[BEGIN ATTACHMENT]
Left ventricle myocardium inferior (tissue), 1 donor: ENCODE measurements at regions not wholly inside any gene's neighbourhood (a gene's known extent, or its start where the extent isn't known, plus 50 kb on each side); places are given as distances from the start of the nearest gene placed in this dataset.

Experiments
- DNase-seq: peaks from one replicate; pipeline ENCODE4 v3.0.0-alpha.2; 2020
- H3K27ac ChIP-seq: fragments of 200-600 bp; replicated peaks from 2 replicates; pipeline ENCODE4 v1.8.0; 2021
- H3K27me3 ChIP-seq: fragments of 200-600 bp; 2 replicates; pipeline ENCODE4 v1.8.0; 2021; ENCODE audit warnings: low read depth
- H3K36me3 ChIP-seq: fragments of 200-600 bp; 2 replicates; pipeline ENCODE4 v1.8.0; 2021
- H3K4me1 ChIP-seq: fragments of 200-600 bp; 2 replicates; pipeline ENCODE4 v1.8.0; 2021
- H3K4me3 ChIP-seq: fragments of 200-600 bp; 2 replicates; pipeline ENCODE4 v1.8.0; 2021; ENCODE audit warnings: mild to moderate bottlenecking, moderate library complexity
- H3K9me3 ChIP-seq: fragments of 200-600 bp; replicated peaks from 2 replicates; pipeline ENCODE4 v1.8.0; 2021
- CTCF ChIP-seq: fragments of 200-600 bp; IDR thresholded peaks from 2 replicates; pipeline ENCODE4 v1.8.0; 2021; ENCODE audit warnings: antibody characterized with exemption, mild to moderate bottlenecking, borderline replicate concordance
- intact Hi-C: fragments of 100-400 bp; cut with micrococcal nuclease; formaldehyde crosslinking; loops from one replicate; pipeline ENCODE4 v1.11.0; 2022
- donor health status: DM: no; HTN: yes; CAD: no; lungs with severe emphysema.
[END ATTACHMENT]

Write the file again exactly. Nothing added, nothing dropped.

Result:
Left ventricle myocardium inferior (tissue), 1 donor: ENCODE measurements at regions not wholly inside any gene's neighbourhood (a gene's known extent, or its start where the extent isn't known, plus 50 kb on each side); places are given as distances from the start of the nearest gene placed in this dataset.

Experiments
- DNase-seq: peaks from one replicate; pipeline ENCODE4 v3.0.0-alpha.2; 2020
- H3K27ac ChIP-seq: fragments of 200-600 bp; replicated peaks from 2 replicates; pipeline ENCODE4 v1.8.0; 2021
- H3K27me3 ChIP-seq: fragments of 200-600 bp; 2 replicates; pipeline ENCODE4 v1.8.0; 2021; ENCODE audit warnings: low read depth
- H3K36me3 ChIP-seq: fragments of 200-600 bp; 2 replicates; pipeline ENCODE4 v1.8.0; 2021
- H3K4me1 ChIP-seq: fragments of 200-600 bp; 2 replicates; pipeline ENCODE4 v1.8.0; 2021
- H3K4me3 ChIP-seq: fragments of 200-600 bp; 2 replicates; pipeline ENCODE4 v1.8.0; 2021; ENCODE audit warnings: mild to moderate bottlenecking, moderate library complexity
- H3K9me3 ChIP-seq: fragments of 200-600 bp; replicated peaks from 2 replicates; pipeline ENCODE4 v1.8.0; 2021
- CTCF ChIP-seq: fragments of 200-600 bp; IDR thresholded peaks from 2 replicates; pipeline ENCODE4 v1.8.0; 2021; ENCODE audit warnings: antibody characterized with exemption, mild to moderate bottlenecking, borderline replicate concordance
- intact Hi-C: fragments of 100-400 bp; cut with micrococcal nuclease; formaldehyde crosslinking; loops from one replicate; pipeline ENCODE4 v1.11.0; 2022
- donor health status: DM: no; HTN: yes; CAD: no; lungs with severe emphysema.